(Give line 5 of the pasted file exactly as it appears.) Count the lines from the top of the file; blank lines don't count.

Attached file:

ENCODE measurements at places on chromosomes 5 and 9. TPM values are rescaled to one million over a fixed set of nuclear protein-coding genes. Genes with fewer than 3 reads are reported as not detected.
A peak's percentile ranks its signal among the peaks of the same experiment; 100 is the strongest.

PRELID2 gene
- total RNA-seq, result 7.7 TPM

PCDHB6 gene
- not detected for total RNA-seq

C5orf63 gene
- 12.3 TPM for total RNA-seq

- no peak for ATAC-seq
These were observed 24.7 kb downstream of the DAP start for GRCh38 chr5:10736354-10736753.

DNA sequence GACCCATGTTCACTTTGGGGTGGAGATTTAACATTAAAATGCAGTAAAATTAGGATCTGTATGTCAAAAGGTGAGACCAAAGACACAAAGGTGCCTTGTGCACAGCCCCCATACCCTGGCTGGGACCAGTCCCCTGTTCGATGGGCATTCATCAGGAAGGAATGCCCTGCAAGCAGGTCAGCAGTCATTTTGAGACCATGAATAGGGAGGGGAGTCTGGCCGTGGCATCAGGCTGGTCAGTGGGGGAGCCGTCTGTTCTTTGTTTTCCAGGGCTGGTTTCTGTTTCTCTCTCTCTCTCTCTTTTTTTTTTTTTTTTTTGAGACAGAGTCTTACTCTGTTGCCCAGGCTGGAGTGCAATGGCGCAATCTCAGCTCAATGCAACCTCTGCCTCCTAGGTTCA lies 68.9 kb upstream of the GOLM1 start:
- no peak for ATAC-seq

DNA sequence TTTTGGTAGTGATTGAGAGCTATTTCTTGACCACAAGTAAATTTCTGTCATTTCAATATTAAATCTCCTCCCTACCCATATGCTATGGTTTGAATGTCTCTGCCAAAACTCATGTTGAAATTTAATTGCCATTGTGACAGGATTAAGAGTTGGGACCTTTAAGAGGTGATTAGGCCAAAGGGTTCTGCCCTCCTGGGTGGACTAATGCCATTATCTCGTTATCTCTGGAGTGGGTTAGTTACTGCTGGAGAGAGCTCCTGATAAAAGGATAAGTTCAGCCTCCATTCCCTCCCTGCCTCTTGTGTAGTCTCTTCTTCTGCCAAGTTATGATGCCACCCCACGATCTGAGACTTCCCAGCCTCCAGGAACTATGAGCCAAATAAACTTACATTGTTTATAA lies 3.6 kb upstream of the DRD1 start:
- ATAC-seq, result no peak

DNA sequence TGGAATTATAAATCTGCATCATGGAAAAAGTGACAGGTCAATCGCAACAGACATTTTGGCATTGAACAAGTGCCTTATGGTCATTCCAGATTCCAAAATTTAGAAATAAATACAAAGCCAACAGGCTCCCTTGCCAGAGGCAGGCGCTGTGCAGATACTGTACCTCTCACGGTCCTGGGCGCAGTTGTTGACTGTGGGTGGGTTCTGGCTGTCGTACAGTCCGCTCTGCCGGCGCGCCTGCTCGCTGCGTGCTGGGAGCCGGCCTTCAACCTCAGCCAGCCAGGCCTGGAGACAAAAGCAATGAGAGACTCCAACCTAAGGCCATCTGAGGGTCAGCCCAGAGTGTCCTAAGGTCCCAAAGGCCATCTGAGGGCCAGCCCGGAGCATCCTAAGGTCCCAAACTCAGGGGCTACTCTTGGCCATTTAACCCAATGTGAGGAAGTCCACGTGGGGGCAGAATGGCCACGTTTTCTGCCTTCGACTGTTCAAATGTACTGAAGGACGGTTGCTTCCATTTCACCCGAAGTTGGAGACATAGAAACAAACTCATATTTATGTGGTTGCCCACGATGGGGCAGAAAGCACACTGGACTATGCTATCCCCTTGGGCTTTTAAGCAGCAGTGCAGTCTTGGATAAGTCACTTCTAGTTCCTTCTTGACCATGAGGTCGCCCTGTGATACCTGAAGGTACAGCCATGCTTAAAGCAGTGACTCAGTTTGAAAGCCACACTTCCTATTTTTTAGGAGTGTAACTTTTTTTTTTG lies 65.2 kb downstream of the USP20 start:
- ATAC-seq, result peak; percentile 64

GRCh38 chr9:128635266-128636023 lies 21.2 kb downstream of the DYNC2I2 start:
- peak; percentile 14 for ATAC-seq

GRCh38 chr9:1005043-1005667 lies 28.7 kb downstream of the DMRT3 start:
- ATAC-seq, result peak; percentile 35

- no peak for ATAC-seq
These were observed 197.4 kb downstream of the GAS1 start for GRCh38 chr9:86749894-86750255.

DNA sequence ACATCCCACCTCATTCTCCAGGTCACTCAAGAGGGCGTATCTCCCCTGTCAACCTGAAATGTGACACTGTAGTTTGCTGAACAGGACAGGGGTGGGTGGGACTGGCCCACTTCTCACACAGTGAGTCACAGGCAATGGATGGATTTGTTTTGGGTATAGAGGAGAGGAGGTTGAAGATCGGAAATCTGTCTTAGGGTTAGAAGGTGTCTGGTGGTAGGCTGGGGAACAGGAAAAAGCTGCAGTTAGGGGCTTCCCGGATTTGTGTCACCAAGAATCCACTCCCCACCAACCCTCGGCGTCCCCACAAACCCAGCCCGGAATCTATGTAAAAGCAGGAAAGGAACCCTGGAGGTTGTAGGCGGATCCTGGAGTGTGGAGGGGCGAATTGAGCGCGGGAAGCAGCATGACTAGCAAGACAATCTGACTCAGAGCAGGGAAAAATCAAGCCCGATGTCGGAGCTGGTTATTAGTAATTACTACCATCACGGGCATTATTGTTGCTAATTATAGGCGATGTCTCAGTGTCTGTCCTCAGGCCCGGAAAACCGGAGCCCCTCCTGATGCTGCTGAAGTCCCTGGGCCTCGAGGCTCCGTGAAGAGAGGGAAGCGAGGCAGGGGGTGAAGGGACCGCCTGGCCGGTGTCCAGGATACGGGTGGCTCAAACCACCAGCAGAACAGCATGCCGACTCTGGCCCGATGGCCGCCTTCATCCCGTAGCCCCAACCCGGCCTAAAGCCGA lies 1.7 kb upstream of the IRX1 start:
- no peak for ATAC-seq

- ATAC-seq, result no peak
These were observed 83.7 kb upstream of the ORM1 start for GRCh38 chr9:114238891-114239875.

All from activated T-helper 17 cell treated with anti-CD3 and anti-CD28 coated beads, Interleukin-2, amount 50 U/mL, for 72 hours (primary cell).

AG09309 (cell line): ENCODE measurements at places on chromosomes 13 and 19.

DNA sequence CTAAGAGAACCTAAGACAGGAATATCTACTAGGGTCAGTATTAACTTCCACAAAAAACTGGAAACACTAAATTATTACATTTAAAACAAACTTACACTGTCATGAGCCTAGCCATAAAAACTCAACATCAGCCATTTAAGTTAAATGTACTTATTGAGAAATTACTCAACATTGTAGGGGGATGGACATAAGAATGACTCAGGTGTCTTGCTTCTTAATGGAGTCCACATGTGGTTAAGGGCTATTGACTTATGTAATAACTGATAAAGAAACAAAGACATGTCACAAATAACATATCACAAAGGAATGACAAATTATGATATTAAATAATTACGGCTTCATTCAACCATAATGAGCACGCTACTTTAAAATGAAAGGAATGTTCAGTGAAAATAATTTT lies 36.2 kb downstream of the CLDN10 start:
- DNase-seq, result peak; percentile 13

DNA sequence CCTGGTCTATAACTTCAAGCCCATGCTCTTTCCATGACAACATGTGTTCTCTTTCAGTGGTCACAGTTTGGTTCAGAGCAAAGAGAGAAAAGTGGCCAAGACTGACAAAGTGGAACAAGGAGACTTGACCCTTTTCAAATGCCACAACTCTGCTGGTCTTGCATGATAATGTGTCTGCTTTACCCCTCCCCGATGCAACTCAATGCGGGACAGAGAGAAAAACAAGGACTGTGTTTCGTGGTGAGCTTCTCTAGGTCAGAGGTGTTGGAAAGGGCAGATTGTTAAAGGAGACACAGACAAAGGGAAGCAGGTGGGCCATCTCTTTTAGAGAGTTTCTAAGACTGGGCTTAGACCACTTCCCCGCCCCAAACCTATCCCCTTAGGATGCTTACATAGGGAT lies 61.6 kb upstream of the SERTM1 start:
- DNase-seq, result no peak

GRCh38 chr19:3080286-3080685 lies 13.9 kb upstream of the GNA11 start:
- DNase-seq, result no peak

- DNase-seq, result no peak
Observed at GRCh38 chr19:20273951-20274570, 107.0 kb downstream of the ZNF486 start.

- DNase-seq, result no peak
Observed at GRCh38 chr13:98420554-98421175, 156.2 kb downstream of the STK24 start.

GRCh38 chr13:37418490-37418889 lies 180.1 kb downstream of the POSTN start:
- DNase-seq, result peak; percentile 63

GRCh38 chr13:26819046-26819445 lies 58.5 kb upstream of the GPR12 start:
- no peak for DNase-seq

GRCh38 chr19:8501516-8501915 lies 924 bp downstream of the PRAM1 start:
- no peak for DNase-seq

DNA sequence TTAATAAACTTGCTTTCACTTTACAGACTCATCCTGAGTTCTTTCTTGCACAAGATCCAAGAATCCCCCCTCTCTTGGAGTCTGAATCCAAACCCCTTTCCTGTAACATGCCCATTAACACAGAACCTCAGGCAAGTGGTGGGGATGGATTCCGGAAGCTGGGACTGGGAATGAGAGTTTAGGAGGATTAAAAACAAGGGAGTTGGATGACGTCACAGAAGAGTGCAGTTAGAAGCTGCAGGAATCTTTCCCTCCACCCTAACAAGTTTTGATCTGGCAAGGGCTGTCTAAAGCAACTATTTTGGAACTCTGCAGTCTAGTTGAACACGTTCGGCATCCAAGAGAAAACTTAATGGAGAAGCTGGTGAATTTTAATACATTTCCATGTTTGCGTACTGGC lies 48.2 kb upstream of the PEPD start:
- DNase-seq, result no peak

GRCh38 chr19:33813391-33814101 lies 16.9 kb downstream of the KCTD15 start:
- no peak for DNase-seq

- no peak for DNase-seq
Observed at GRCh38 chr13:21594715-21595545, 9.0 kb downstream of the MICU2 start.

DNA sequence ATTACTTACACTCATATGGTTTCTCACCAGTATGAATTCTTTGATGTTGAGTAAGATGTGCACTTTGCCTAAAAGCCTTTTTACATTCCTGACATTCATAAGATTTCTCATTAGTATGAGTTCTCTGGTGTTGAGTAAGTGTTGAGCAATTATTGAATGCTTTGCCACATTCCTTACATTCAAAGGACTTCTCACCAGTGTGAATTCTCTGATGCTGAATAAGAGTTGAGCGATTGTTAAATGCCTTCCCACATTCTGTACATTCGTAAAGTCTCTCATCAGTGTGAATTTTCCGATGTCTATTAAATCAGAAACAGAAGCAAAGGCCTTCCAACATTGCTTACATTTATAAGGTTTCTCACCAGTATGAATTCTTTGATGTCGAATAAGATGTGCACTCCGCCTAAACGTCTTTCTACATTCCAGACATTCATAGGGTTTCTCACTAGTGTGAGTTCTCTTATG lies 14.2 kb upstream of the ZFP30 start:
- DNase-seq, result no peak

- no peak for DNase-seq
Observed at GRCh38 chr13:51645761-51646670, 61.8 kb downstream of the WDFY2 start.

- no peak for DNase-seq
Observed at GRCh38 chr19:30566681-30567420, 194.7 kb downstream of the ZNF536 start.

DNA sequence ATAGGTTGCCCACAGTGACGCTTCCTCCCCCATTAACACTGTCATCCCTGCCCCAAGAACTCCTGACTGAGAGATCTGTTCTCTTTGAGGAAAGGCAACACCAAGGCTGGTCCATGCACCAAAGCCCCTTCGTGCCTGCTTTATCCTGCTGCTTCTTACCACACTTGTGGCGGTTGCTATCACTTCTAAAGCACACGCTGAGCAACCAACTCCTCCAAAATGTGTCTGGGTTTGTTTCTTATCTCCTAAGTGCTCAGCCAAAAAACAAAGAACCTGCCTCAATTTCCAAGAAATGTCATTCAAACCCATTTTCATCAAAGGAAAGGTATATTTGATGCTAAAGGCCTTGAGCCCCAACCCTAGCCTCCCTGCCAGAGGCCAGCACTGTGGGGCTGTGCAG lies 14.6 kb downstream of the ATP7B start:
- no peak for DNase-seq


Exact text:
PCDHB6 gene